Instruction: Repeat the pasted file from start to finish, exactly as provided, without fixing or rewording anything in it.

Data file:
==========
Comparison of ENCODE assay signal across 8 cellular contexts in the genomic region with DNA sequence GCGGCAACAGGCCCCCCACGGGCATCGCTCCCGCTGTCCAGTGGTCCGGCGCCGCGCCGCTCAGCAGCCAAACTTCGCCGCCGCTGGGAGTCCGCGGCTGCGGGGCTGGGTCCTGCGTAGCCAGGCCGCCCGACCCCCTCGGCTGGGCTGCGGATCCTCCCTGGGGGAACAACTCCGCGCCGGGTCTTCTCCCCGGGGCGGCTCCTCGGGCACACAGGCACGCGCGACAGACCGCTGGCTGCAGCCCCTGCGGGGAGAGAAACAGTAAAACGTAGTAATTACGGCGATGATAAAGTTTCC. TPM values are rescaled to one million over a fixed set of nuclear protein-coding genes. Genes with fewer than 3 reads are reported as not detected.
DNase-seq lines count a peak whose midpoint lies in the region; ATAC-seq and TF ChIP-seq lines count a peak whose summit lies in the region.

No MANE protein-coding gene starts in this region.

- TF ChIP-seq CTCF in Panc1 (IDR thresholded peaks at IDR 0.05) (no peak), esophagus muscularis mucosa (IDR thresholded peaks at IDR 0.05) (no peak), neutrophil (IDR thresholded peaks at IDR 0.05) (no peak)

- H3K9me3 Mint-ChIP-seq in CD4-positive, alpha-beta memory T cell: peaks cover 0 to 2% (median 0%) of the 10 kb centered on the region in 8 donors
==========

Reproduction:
Comparison of ENCODE assay signal across 8 cellular contexts in the genomic region with DNA sequence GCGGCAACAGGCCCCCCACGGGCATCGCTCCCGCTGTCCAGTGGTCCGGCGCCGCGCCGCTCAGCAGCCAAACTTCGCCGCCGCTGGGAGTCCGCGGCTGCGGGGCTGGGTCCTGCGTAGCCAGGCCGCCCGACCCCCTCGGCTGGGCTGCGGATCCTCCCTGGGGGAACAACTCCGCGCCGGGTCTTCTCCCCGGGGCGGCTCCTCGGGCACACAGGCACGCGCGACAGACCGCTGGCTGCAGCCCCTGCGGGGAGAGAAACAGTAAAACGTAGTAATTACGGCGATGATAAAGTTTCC. TPM values are rescaled to one million over a fixed set of nuclear protein-coding genes. Genes with fewer than 3 reads are reported as not detected.
DNase-seq lines count a peak whose midpoint lies in the region; ATAC-seq and TF ChIP-seq lines count a peak whose summit lies in the region.

No MANE protein-coding gene starts in this region.

- TF ChIP-seq CTCF in Panc1 (IDR thresholded peaks at IDR 0.05) (no peak), esophagus muscularis mucosa (IDR thresholded peaks at IDR 0.05) (no peak), neutrophil (IDR thresholded peaks at IDR 0.05) (no peak)

- H3K9me3 Mint-ChIP-seq in CD4-positive, alpha-beta memory T cell: peaks cover 0 to 2% (median 0%) of the 10 kb centered on the region in 8 donors